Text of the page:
Dakar: Coma’s Art of Reading & Riding

2012 Dakar Prep

In its most than 30 years of history, the charm of the Dakar has captivated the fans for the magical images of the participants riding through deserts, valleys and mountains, first in Africa and now in South America.

In this unique race, the beauty combines with the toughness of the 15 days of race. A mission that to be successfully completed requires to know how to find your bearings with the road book supplied by the organizers instead of the modern GPS devices.

To follow its indications quickly, without making mistakes or having to reduce the pace, is one of the keys to fight for victory at the Dakar. An ability that Marc Coma, three times winner of the race, masters as very few others. The experience of the MRW KTM 450 Rally rider allows him to navigate following the route set by the organizer at a cruise pace that can hardly be followed by his rivals.

In the front part of the bike there is an structure that allows the rider to read it at the same time he rides, the road book is a paper scroll that the organizers give the day before each stage. There are all the notes necessary to follow the race route, both on tracks and through open desert.

This information is gathered in three columns, the first indicating the different kilometric points related to each entry. In the central column appears a drawing with the path to follow, with arrows to indicate the direction and small graphs showing the terrain that will be found. The right column gives additional information that helps interpreting the central drawing, showing data about the way to follow, such as different obstacles or dangers that can be found.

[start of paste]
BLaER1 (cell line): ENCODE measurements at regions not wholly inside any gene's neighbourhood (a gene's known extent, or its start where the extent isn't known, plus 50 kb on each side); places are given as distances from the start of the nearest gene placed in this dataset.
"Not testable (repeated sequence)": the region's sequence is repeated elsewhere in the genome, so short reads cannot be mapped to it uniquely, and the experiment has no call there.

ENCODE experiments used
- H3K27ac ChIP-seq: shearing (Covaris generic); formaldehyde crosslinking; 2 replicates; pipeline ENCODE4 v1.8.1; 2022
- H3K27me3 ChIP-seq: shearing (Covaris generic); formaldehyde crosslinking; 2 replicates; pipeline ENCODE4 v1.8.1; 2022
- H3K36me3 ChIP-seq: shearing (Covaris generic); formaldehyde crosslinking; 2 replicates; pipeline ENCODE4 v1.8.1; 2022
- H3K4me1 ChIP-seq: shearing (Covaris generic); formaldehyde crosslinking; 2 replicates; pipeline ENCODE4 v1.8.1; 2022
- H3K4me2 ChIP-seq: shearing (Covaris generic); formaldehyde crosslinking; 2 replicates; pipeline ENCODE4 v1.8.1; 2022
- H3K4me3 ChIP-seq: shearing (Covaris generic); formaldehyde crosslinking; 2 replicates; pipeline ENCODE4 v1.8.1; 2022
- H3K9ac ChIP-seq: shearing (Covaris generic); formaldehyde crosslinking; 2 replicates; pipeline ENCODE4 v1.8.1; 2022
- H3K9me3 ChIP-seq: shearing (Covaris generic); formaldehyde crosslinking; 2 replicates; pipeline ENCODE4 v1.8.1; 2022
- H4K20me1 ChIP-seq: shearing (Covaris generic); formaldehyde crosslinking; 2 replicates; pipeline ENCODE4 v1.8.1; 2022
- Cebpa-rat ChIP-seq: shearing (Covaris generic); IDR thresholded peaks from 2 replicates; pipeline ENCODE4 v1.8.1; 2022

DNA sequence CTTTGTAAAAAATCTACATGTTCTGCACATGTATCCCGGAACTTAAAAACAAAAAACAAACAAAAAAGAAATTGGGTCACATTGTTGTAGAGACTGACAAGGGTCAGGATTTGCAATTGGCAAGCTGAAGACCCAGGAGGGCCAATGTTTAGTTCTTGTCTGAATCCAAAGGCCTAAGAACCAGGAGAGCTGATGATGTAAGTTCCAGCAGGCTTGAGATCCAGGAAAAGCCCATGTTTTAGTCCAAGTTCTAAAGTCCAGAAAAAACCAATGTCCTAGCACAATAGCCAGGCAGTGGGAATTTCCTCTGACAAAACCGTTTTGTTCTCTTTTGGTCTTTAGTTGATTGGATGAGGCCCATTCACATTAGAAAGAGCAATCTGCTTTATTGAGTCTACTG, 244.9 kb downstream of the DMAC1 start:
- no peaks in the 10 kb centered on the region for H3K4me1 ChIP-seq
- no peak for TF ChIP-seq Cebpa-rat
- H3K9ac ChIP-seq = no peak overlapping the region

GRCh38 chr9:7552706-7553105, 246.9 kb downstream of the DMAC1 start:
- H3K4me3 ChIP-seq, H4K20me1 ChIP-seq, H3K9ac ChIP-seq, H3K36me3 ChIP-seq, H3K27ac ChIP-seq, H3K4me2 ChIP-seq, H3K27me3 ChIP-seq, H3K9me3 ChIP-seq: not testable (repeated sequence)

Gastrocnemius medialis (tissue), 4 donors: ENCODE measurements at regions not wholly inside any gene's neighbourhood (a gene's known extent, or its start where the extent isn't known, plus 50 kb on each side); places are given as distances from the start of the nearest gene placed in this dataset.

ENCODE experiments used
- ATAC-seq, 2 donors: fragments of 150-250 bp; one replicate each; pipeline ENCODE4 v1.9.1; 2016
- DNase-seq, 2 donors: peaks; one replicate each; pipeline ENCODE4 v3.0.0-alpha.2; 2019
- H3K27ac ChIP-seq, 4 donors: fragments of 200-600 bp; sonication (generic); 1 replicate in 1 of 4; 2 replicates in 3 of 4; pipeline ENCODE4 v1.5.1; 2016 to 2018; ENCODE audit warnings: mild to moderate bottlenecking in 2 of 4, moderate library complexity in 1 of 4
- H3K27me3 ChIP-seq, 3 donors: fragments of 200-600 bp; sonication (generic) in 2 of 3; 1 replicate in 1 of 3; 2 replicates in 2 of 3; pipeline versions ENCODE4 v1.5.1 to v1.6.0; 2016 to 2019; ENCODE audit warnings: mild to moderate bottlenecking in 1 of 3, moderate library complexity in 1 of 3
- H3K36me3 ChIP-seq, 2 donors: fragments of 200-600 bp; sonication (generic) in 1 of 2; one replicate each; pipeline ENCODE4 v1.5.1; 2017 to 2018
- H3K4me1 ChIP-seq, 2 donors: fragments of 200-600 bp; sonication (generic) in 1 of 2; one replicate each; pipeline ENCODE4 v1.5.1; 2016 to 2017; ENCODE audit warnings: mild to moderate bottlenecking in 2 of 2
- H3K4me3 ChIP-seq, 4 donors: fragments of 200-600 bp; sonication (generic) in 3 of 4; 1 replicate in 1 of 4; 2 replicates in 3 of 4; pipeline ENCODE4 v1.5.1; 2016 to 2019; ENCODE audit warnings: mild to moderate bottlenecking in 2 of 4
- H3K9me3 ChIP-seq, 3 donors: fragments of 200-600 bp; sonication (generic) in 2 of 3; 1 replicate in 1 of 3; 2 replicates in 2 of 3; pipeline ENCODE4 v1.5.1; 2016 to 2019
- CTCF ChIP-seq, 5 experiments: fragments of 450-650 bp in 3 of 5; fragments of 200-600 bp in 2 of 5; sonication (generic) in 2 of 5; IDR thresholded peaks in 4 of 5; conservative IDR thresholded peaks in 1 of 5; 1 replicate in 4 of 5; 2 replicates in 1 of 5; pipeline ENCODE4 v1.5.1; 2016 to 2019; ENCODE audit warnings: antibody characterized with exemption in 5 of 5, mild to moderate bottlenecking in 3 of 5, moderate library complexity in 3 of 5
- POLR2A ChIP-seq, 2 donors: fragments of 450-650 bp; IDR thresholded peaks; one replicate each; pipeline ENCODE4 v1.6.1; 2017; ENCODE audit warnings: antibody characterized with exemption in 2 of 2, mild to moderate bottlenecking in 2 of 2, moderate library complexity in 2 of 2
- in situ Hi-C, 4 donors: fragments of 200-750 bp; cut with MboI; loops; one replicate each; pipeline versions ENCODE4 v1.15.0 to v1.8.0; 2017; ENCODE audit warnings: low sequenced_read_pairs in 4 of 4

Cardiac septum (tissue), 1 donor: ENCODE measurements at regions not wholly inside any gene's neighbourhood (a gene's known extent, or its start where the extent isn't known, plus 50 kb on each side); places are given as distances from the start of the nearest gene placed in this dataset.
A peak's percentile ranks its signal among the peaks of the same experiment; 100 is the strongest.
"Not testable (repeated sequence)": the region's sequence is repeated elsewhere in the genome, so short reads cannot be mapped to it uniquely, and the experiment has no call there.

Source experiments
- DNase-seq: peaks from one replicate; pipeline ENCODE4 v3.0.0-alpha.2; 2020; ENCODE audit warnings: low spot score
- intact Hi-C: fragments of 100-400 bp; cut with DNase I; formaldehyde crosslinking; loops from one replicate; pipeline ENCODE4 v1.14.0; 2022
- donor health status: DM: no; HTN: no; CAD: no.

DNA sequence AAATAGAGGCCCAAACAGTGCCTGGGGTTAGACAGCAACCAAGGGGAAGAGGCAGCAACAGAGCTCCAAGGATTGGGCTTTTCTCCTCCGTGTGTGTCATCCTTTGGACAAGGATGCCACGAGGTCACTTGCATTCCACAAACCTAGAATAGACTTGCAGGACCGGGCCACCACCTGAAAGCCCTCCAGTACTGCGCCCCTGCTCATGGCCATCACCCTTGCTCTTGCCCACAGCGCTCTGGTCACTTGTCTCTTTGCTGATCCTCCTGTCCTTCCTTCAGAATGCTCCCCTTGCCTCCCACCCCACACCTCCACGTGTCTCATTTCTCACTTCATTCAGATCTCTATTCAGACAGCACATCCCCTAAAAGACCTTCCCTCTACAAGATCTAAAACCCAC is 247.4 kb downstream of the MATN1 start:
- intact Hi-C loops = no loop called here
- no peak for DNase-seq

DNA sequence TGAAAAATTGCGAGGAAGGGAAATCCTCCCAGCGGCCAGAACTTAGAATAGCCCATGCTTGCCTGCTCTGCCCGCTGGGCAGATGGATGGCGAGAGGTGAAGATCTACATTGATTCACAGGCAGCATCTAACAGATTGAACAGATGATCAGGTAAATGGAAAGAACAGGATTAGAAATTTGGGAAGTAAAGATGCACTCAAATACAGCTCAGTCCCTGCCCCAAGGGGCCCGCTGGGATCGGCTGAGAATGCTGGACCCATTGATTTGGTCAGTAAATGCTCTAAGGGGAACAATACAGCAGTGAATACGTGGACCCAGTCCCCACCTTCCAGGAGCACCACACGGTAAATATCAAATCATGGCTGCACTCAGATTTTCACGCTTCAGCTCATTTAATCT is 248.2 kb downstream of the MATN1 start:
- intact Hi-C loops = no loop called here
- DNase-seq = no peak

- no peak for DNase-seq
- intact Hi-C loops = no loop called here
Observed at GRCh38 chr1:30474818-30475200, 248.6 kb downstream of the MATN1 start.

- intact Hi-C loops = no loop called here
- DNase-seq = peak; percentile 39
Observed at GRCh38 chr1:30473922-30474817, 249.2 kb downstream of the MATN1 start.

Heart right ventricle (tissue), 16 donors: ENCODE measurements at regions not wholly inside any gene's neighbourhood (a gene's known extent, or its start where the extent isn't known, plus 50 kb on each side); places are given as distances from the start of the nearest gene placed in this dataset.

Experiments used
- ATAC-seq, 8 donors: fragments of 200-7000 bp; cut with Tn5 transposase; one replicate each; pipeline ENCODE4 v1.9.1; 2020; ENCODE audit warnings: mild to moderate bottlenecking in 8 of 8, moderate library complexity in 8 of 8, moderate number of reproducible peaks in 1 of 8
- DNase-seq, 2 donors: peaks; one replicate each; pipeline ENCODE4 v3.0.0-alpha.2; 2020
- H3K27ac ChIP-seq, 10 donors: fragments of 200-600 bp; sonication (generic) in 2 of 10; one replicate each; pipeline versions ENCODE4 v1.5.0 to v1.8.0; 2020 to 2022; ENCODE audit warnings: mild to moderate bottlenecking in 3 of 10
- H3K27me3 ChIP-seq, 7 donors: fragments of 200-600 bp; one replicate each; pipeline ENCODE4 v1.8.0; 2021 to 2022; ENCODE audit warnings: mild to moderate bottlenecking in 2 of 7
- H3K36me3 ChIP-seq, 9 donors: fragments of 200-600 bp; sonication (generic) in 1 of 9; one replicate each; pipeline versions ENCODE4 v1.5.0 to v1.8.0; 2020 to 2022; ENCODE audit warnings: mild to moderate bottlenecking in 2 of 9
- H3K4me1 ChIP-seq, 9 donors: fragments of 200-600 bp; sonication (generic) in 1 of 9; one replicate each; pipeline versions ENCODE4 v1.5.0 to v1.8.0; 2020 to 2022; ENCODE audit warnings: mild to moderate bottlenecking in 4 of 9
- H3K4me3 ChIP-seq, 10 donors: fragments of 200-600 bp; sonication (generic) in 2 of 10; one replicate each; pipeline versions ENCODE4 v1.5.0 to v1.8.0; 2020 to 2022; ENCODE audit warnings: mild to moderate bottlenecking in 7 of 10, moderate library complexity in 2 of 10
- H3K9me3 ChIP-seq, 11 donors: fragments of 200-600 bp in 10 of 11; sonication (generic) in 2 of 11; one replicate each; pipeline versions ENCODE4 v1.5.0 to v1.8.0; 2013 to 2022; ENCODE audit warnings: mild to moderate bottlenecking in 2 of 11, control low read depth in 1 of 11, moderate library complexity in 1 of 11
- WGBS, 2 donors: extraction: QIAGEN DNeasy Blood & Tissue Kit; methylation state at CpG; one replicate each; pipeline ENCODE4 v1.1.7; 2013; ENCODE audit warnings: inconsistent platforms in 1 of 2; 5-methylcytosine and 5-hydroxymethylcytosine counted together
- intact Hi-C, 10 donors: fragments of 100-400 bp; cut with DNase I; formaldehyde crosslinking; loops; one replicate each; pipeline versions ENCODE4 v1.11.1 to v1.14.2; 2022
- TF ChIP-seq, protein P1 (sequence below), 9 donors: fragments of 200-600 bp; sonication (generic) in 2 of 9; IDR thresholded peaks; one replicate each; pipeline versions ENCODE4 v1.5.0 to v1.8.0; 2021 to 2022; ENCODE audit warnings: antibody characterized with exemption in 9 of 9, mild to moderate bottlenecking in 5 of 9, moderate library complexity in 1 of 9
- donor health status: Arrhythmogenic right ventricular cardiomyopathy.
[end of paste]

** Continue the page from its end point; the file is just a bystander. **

To simplify and accelerate the interpretation of the indications, Marc Coma spends a valuable time each afternoon during the race to personalize the road book with markers of different colors, that allow him to decipher each entry at a glance in the race. In this case, the MRW rider uses green to mark the easy areas, blue to pay attention to the changes of direction of orange for the off-track areas.

Once on the bike, the rider can move the paper scroll with a button placed in the left commands. To complete the navigation instruments, beside the road book there is a trip – odometer – to know in which point to follow the instructions marked, and a digital screen that shows the degrees of the compass to follow the right direction.

Finally, they have a GPS supplied by the organized, very restricted and that is only activated in certain points. In case of emergency, the participants can unblock it, receiving an important penalty or renouncing to continue the race.

With 15 days of race and nearly 3600 miles ahead, Marc Coma will face one more year the Dakar challenge, an adventure where he will have to take advantage of one of his main abilities: the art of navigating the desert.